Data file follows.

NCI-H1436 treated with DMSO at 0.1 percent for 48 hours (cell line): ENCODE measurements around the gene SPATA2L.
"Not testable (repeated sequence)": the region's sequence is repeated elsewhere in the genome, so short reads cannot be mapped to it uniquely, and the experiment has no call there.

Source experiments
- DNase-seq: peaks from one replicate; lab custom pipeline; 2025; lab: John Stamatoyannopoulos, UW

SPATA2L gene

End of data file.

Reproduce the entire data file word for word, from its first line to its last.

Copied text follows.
NCI-H1436 treated with DMSO at 0.1 percent for 48 hours (cell line): ENCODE measurements around the gene SPATA2L.
"Not testable (repeated sequence)": the region's sequence is repeated elsewhere in the genome, so short reads cannot be mapped to it uniquely, and the experiment has no call there.

Source experiments
- DNase-seq: peaks from one replicate; lab custom pipeline; 2025; lab: John Stamatoyannopoulos, UW

SPATA2L gene